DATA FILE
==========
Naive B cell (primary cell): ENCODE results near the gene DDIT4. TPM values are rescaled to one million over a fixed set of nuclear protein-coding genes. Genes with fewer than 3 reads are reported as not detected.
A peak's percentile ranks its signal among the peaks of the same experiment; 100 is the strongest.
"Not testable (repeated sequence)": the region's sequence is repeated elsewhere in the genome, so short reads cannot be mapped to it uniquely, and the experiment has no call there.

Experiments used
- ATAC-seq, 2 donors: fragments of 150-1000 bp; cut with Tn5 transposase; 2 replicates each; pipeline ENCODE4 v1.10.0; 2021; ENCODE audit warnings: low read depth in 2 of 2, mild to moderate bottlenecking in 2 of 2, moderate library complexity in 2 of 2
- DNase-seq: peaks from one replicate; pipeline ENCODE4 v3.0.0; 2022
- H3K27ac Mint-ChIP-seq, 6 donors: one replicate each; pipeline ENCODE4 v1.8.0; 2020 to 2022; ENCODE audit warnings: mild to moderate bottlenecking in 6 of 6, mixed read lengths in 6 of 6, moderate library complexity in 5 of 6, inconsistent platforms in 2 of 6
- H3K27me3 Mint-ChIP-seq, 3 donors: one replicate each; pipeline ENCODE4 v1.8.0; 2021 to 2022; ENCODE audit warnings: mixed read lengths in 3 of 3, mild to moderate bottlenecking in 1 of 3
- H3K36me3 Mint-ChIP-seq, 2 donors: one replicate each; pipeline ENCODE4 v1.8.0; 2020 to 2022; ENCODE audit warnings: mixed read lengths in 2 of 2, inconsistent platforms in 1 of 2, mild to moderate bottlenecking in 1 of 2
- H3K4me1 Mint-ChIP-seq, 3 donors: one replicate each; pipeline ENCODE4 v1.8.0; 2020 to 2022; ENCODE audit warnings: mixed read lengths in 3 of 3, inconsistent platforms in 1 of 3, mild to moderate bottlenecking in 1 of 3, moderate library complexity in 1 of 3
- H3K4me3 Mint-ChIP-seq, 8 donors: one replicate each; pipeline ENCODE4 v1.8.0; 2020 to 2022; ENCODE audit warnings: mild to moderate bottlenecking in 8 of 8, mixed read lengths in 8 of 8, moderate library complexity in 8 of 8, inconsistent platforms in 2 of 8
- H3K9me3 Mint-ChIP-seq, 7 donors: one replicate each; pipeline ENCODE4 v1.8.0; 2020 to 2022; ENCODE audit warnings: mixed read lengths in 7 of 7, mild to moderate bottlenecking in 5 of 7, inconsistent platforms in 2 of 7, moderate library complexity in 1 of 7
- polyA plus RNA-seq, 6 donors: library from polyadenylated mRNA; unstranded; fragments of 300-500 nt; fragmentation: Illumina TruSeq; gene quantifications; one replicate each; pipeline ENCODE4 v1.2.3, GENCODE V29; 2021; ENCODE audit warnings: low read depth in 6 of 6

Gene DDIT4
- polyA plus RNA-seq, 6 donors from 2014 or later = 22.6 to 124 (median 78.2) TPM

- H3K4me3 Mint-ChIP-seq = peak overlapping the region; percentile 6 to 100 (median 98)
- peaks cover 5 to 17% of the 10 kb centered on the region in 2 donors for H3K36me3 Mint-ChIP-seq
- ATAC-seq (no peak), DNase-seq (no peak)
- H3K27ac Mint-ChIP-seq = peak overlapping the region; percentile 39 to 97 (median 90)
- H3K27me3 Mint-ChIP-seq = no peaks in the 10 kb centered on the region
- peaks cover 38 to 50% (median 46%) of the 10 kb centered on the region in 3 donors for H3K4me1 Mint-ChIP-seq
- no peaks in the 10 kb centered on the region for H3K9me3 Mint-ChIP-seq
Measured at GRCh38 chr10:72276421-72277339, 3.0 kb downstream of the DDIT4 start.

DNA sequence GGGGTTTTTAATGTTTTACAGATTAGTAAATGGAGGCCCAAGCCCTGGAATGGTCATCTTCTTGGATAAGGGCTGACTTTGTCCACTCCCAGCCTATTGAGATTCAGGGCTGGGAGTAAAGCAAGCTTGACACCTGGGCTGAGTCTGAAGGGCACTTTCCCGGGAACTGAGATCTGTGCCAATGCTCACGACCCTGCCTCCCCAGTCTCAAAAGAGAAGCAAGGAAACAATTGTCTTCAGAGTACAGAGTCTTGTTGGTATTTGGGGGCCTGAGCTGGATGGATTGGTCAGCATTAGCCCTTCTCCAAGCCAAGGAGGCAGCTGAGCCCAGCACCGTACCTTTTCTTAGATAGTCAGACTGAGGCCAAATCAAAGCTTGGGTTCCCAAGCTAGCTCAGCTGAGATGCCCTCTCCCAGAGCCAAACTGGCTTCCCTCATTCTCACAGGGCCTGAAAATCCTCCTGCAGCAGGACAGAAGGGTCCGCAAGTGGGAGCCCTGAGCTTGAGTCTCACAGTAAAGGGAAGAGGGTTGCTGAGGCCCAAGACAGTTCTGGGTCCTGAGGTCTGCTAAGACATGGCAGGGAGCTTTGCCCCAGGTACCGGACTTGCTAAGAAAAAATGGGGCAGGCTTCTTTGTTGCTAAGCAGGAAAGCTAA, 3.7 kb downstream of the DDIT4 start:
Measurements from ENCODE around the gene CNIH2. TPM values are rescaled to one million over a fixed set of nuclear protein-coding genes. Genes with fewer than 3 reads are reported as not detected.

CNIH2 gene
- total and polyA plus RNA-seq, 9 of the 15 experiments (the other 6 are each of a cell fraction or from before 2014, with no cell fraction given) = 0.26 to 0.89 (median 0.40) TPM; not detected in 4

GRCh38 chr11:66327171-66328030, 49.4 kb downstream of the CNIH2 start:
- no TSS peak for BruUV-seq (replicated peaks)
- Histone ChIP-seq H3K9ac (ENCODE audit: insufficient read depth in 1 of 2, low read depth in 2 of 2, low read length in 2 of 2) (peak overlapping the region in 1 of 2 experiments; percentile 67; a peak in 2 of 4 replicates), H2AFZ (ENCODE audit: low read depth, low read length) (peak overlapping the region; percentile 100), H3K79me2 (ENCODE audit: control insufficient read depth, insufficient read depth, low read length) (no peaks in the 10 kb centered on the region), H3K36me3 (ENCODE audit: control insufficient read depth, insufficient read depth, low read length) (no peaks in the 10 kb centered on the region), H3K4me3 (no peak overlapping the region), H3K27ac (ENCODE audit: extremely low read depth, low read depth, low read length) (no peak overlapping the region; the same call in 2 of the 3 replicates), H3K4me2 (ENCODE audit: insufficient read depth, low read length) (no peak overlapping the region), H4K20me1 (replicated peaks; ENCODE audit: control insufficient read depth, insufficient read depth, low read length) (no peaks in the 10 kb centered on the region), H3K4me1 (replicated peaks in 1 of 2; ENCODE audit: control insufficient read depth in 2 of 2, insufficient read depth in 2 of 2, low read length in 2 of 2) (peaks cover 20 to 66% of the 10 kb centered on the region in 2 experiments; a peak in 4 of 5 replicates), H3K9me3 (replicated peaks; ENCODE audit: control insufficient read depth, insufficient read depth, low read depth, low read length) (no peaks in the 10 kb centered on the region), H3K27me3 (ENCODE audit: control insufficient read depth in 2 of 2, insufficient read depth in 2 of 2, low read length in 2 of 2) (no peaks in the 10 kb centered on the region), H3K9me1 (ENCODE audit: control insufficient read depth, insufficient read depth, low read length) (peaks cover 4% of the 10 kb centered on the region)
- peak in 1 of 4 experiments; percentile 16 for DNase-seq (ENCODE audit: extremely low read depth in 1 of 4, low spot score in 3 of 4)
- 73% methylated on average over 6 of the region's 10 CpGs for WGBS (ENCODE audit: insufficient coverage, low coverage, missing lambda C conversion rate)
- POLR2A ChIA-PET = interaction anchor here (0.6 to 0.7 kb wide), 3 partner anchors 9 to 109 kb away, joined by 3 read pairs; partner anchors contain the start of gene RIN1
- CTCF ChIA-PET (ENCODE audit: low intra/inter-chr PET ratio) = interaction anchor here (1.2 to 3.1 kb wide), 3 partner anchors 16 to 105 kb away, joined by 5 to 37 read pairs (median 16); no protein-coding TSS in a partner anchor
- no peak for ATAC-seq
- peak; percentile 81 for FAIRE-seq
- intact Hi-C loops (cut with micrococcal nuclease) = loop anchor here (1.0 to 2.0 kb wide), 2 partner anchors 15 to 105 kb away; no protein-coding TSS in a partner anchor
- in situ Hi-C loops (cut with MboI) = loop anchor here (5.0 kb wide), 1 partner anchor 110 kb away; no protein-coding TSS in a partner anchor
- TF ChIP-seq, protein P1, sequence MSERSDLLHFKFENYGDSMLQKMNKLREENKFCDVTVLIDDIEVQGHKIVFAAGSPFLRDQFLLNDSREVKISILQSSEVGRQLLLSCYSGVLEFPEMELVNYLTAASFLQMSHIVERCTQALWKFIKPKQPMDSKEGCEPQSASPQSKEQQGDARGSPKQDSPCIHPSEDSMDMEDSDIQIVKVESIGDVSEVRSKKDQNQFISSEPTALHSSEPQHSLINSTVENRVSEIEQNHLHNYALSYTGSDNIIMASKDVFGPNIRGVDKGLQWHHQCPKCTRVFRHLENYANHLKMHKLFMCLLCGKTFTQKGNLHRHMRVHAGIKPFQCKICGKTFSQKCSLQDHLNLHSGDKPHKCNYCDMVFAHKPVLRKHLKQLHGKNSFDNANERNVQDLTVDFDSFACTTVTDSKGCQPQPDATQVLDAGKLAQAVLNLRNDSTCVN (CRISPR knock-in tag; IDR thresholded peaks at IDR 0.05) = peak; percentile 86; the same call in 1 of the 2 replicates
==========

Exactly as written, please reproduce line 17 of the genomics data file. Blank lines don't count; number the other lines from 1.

- peaks cover 5 to 17% of the 10 kb centered on the region in 2 donors for H3K36me3 Mint-ChIP-seq